Like many popular characters, Mickey has starred in many video games, including Mickey Mousecapade on the Nintendo Entertainment System, Mickey Mania, Mickey's Ultimate Challenge, and Disney's Magical Quest on the Super Nintendo Entertainment System, Castle of Illusion Starring Mickey Mouse on the Sega Genesis and Sony PlayStation, Mickey Mouse: Magic Wands on the Game Boy, and many others. In the 2000s, the Disney's Magical Quest series were ported to the Game Boy Advance, while Mickey made his sixth generation era debut in Disney's Magical Mirror, a Nintendo GameCube title aimed at younger audiences. Mickey plays a role in the Kingdom Hearts series, as the king of Disney Castle and aide to the protagonist, Sora. Mickey is one of the three masters of the Keyblade, a weapon in the form of a key that has the power to open any lock. Image File history File links Mickeykh2. ... Image File history File links Mickeykh2. ... Contents 1 Main characters 1. ... Kingdom Hearts II ) is an action role-playing game developed by Square Enix and published by Square Enix and Buena Vista Games (now Disney Interactive Studios) in 2005 for the Sony PlayStation 2 video game console. ... This article is about computer and video games. ... Mickey Mousecapade. ... “NES” redirects here. ... Mickey Mania: The Timeless Adventures of Mickey Mouse is the title of a video game released for the 16-bit Super NES, Sega Mega Drive/Genesis and Sega CD. In the game you control Mickey Mouse through various side-scrolling levels, each designed from classical Mickey Mouse cartoons from 1928... Mickeys Ultimate Challenge is a video game starring Mickey Mouse for the Super Nintendo Entertainment System, Sega Genesis, and Game Boy. ... Disneys Magical Quest is a Disney platform game series released by Capcom. ... The Super Nintendo Entertainment System or Super NES (also called SNES and Super Nintendo) was a 16-bit video game console released by Nintendo in North America, Europe, Australasia, and Brazil between 1990 and 1993. ... Castle of Illusion Starring Mickey Mouse is a video game released for the Sega Genesis produced by Sega of America. ... The Mega Drive/Genesis was a 16-bit video game console released by Sega in Japan (1988), Europe (1990) and most of the rest of the world as the Mega Drive. ... The original PlayStation was produced in a light grey colour; the more recent PSOne redesign sports a smaller more rounded case. ... Mickey Mouse Magic Wands is a video game for Nintendos portable gaming system, Game Boy, which was released in 1995 by Nintendo themselves. ... For the entire Game Boy series of handheld consoles, see Game Boy line. ... Disneys Magical Quest is a Disney platform game series released by Capcom. ... In computer science, porting is the process of adapting software so that an executable program can be created for a computing environment that is different from the one for which it was originally designed (e. ... “GBA” redirects here. ... The sixth-generation era (sometimes referred to as the 128-bit era; see Number of bits below) refers to the computer and video games, video game consoles, and video game handhelds available at the turn of the 21st century. ... Disneys Magical Mirror, or Disneys Magical Mirror Starring Mickey Mouse, is a Disney Adventure game for the Nintendo GameCube. ... The Nintendo GameCube (GCN) is Nintendos fourth home video game console, belonging to the sixth generation era. ... The logo of Kingdom Hearts, the first game in the series Kingdom Hearts ) is a series of action role-playing games developed and published by Square Enix (formerly Square). ... Square Enixs and Disneys Kingdom Hearts series of video games takes place in an unnamed outer space-like fictional universe with numerous self-contained worlds to explore over the course of play. ... This article or section contains a plot summary that is overly long or excessively detailed compared to the rest of the article. ... This article is being considered for deletion in accordance with Wikipedias deletion policy. ...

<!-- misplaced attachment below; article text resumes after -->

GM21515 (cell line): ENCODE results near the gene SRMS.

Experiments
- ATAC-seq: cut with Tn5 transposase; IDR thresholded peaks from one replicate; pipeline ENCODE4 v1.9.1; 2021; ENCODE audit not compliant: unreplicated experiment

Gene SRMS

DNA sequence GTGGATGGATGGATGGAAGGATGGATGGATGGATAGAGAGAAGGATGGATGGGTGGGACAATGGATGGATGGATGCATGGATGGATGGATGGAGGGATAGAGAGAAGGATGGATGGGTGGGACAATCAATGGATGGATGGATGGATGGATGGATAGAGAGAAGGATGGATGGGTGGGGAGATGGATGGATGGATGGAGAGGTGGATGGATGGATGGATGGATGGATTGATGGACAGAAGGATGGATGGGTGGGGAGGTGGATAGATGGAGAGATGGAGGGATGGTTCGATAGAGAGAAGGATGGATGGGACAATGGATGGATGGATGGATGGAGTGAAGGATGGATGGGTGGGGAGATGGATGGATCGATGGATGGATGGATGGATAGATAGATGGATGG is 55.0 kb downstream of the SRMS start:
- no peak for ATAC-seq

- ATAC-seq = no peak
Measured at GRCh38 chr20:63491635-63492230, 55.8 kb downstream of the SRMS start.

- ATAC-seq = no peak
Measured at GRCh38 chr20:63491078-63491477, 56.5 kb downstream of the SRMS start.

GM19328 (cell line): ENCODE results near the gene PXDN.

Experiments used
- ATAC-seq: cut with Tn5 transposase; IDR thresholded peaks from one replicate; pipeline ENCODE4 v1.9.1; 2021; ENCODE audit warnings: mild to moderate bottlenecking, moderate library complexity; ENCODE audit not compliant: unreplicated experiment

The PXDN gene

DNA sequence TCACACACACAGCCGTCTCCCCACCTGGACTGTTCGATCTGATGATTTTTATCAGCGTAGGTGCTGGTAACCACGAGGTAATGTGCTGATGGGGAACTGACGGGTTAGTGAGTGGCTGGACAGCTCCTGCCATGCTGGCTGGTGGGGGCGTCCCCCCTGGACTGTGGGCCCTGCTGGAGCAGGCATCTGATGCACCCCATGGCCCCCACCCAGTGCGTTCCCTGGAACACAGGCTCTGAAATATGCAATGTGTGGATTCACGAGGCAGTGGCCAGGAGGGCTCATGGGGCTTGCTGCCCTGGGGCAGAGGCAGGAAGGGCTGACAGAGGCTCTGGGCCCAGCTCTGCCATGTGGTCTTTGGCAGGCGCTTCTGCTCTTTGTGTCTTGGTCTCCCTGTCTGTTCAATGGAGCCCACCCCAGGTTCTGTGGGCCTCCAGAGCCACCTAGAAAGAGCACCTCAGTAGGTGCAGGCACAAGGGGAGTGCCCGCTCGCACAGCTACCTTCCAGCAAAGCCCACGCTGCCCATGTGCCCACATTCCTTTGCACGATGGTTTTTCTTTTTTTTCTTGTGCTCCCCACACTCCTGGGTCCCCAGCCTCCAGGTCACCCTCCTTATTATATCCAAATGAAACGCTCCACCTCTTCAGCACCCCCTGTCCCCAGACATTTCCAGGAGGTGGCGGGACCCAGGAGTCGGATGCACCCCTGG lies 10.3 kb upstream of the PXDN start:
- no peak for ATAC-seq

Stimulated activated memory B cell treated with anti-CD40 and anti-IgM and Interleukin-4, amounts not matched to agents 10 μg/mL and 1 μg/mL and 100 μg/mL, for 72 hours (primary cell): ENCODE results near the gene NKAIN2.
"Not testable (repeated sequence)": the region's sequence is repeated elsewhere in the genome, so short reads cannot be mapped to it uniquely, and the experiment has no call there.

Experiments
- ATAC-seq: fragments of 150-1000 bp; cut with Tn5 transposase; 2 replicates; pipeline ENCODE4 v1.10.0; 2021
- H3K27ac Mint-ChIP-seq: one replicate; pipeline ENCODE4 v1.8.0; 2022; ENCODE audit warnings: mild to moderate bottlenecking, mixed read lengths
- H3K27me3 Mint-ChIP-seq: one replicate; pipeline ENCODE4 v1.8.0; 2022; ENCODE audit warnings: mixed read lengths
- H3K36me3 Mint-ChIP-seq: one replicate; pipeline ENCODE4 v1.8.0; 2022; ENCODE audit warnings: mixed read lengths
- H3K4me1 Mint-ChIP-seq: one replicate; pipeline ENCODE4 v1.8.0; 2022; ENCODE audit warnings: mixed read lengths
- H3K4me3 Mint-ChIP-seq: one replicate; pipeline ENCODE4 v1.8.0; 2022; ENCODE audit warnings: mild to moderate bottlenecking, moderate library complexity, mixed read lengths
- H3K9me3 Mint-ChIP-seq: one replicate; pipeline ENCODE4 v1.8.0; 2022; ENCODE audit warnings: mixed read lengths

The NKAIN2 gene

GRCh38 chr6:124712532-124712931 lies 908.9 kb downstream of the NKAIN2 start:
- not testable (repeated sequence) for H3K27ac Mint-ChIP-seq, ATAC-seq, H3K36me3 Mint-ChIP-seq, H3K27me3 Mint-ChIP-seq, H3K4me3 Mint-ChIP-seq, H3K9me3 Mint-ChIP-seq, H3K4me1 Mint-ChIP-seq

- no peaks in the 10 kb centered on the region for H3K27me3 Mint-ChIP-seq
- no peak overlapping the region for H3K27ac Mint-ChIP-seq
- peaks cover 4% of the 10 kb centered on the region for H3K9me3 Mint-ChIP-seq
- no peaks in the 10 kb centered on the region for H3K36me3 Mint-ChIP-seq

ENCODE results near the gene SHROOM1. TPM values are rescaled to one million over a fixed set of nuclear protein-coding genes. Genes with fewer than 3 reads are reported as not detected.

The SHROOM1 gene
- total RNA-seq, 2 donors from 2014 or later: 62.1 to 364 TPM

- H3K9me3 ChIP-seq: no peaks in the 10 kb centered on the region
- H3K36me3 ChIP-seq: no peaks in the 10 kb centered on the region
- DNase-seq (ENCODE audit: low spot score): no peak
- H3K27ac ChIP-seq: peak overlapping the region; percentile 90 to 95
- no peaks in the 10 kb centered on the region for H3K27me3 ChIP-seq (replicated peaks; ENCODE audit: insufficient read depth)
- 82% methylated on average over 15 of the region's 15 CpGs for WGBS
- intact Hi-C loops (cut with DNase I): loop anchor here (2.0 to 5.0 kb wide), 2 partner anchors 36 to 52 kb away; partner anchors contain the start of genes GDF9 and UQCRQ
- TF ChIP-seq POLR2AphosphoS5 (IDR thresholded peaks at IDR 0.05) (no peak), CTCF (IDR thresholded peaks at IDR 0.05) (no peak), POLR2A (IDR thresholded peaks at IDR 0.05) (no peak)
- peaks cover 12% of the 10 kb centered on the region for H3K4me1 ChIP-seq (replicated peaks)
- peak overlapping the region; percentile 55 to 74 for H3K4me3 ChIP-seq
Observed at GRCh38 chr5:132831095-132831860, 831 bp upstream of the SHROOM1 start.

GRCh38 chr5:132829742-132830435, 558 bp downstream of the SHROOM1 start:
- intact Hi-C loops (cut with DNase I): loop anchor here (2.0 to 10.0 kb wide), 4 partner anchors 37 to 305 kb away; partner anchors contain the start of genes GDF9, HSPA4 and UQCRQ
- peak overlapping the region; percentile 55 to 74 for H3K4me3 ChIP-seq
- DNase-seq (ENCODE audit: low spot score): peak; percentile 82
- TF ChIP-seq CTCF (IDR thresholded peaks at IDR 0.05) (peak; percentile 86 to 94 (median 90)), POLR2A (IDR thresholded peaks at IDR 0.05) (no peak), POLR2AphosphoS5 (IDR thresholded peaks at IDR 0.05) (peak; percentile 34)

Toys and games